How Steel Can Mitigate Climate Change
Steelmaking by-products could be useful for carbon capture and help reduce global warming.
We know that the earth’s temperature has steadily increased since the 19th century. Climate change warms the ocean, melts glaciers, causes natural disasters, and has devastating impacts for humans and wildlife. Carbon dioxide is the most significant greenhouse gas and is released primarily due to human actions such as fossil fuel combustion, cement and steel-making, and certain unsustainable agricultural practices. Scientists are actively searching for ways to reduce carbon dioxide in the atmosphere, such as carbon capture and storage.
Minerals to Capture Carbon
Engineering professor Dr. Rafael Santos and colleagues are studying mineral carbonation and its application for carbon capture. This method involves a reaction between carbon dioxide and calcium or magnesium oxide—compounds abundant in mineral resources—which produces a solid carbonate for storage. Although there have been some commercial implementations of mineral carbonation, it has so far been difficult to implement at a large scale.
Harnessing Industrial Waste
Santos and his colleagues are exploring the potential of industrial waste materials, namely the rock-like by-product of steelmaking, for mineral carbonation. Waste materials could have enormous potential for sustainable carbon storage because of their abundance, with roughly seven billion tonnes of alkaline waste produced annually. However, before these materials can be harnessed on a commercial, world-wide scale, scientists need to understand what happens during the chemical reaction process.
Santos and the team prepared synthetic minerals found in steelmaking slags and examined them using an advanced analytical technique called in-situ x-ray powder diffraction. It provides detailed information about the chemical composition, physical properties, and behaviour of the minerals during the carbonation process. Their results showed that the minerals found in the steelmaking slags were susceptible to mineral carbonation and that the crystal structure of those minerals affected the products and the extent of the carbonation.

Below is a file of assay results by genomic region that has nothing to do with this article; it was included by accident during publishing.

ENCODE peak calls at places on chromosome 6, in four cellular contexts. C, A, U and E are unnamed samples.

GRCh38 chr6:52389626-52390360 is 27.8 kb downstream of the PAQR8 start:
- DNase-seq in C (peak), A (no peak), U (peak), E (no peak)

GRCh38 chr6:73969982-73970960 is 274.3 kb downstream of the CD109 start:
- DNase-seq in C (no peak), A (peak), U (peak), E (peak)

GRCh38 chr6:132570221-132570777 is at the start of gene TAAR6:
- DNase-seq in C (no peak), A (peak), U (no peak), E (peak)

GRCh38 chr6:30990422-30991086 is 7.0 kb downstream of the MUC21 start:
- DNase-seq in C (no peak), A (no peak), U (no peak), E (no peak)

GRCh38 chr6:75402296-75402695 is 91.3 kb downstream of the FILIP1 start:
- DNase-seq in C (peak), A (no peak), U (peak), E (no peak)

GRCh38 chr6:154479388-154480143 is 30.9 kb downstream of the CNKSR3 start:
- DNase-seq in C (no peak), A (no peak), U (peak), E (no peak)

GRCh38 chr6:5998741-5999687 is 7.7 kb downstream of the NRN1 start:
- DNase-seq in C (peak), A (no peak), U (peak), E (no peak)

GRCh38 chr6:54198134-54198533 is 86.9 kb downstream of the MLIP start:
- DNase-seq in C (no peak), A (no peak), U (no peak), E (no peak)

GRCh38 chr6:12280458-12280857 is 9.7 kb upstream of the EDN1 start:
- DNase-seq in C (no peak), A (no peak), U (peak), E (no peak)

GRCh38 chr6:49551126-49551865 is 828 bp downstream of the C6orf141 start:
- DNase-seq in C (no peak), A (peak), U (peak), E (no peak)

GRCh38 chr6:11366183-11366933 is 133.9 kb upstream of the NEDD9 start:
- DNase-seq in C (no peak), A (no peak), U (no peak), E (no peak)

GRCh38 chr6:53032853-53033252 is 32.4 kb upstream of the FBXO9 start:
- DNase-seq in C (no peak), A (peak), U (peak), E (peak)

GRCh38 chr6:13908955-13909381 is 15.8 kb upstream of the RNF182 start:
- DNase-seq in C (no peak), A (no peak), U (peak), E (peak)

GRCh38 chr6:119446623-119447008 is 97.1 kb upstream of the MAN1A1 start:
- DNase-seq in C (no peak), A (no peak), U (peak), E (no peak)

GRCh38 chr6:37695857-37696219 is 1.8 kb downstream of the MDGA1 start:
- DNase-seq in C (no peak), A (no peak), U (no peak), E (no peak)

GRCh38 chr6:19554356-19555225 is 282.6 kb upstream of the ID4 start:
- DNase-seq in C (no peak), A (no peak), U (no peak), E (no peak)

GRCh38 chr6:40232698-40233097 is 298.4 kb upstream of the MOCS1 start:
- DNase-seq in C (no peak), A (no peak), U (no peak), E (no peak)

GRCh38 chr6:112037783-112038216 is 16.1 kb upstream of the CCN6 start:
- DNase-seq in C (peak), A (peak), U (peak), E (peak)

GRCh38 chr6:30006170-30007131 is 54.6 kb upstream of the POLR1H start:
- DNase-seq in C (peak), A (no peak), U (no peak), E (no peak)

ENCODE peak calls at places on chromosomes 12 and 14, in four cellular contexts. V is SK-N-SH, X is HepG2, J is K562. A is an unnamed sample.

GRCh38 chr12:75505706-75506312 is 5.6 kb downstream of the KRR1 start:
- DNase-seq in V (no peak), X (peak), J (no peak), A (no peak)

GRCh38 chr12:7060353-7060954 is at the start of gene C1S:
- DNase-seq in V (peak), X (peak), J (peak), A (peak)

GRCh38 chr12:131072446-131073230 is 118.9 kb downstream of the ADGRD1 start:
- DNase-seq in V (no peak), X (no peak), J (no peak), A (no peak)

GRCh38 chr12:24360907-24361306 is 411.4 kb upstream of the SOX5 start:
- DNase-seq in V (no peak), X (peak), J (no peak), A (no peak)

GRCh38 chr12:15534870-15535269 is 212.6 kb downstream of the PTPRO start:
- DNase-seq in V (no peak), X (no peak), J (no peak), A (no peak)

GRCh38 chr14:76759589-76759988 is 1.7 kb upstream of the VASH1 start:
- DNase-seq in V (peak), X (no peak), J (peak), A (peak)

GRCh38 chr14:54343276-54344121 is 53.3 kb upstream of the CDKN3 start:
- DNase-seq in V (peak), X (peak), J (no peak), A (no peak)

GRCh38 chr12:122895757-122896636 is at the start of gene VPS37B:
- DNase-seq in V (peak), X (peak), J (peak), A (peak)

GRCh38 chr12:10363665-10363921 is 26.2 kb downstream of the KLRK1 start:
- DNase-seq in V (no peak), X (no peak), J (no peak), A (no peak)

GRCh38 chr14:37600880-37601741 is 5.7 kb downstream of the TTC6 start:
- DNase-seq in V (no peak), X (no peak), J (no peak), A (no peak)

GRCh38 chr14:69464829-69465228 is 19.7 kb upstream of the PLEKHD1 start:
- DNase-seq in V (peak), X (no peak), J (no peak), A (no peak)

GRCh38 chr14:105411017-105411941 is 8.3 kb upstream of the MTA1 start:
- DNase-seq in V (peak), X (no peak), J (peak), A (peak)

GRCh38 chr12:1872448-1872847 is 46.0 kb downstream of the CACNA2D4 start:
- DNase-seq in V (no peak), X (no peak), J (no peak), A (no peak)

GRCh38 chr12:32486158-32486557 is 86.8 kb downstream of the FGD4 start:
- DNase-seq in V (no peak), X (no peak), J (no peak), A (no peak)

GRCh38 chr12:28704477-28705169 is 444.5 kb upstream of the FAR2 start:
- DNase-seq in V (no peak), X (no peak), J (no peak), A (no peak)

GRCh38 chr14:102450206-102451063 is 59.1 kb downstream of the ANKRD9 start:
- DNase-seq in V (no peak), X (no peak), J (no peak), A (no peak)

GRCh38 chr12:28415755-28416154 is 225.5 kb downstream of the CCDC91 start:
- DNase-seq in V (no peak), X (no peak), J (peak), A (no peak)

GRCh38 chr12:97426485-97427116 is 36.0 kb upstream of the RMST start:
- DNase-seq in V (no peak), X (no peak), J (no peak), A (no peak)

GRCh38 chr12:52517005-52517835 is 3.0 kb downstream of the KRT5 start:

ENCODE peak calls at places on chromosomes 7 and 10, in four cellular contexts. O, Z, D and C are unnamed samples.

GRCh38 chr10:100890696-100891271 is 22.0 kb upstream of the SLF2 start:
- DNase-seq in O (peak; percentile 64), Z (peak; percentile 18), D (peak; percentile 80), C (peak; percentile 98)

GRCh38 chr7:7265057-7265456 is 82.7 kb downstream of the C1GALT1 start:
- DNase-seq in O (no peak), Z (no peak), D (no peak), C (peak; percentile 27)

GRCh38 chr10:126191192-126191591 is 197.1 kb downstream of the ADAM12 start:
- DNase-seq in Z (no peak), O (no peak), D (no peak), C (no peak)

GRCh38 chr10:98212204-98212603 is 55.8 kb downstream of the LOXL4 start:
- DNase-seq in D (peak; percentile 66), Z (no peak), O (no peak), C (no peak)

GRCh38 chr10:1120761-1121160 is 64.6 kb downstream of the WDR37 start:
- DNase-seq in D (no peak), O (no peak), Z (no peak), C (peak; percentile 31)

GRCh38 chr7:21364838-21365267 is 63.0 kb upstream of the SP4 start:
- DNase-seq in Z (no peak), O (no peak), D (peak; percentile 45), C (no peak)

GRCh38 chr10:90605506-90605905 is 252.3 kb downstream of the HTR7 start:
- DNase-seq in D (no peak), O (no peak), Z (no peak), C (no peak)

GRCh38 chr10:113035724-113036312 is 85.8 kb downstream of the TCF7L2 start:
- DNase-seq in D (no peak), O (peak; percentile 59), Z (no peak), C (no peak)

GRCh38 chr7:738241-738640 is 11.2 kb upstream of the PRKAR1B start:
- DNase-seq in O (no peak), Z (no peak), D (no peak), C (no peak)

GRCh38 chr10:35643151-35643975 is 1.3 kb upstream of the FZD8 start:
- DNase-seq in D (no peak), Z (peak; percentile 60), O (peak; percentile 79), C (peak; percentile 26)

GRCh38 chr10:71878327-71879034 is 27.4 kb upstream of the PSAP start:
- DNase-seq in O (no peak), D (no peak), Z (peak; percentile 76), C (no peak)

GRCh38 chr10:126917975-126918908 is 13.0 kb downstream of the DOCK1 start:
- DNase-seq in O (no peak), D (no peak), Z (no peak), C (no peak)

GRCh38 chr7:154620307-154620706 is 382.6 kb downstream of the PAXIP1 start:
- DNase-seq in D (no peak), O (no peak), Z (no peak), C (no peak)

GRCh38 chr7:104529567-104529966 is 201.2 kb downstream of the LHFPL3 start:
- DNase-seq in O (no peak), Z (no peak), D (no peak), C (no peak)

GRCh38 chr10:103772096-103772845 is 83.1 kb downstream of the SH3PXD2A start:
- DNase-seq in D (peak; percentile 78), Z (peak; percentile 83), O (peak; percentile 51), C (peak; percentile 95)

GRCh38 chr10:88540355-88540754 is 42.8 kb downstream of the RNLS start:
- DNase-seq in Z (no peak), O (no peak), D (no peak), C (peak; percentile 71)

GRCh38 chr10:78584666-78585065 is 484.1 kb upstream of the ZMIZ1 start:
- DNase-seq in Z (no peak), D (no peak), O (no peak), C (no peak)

“Our findings can be used by steelmakers to purposefully adjust the chemical composition of the slags,” says Santos. “Doing so could lead to waste by-products that are more suitable for mineral carbonation and thus carbon storage.”
Rafael Santos is an Assistant Professor in the School of Engineering.
This work was supported by the Discovery Grant research funding provided by the Natural Sciences and Engineering Research Council of Canada (NSERC) and the travel funding provided by the Fonds Wetenschappelijk Onderzoek, Belgium (FWO).
Chai YE, Miller QR, Schaef HT, Barpaga D, Bakhshoodeh R, Bodor M, Van Gerven T, Santos RM. Pressurized in situ X-ray diffraction insights into super/subcritical carbonation reaction pathways of steelmaking slags and constituent silicate minerals. J Supercrit Fluids. 2021 May 1. doi: 10.1016/j.supflu.2021.105191